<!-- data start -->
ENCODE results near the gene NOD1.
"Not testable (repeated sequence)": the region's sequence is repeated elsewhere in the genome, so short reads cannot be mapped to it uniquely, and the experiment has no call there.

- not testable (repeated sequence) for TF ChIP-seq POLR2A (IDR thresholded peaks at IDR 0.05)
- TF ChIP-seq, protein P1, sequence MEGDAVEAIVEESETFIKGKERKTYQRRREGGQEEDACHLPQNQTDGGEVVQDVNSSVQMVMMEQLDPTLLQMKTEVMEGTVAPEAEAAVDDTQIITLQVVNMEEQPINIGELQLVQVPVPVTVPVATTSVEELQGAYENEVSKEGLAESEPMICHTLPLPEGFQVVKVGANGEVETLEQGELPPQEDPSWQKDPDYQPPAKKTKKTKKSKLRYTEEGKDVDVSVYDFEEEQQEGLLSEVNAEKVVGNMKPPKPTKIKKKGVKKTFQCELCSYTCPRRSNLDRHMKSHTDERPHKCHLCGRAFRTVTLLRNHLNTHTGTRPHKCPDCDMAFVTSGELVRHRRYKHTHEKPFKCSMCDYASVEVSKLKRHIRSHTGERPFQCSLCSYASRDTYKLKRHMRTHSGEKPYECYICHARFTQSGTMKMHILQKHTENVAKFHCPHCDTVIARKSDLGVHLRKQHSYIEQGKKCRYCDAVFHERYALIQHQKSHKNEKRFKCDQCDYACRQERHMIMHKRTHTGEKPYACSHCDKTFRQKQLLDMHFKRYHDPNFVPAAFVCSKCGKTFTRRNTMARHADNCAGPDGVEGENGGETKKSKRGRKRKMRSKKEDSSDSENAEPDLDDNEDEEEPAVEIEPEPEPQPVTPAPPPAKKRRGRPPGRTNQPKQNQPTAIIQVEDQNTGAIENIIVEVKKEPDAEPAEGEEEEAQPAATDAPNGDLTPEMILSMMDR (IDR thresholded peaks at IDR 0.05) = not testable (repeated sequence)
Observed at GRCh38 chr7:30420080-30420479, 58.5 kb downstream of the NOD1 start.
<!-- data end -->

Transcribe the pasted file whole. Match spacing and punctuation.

ENCODE results near the gene NOD1.
"Not testable (repeated sequence)": the region's sequence is repeated elsewhere in the genome, so short reads cannot be mapped to it uniquely, and the experiment has no call there.

- not testable (repeated sequence) for TF ChIP-seq POLR2A (IDR thresholded peaks at IDR 0.05)
- TF ChIP-seq, protein P1, sequence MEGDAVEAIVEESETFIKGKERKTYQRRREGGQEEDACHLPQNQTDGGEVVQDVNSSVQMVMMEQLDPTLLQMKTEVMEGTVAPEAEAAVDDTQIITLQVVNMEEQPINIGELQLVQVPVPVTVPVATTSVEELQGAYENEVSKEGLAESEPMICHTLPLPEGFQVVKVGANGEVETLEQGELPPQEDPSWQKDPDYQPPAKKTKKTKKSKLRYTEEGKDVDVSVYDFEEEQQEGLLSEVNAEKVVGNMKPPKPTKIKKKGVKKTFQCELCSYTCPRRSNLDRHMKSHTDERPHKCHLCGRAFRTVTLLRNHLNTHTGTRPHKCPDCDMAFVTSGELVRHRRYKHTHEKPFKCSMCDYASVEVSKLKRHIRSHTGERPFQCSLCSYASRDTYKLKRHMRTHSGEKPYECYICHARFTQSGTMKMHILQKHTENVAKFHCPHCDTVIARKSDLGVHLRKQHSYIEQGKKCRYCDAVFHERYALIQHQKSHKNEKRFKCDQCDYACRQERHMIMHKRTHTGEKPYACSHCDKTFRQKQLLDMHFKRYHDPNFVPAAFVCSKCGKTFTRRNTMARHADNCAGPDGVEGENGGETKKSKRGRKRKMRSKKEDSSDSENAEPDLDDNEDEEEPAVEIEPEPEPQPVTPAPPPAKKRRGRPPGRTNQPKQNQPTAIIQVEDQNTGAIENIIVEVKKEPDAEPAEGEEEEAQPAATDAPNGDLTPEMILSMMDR (IDR thresholded peaks at IDR 0.05) = not testable (repeated sequence)
Observed at GRCh38 chr7:30420080-30420479, 58.5 kb downstream of the NOD1 start.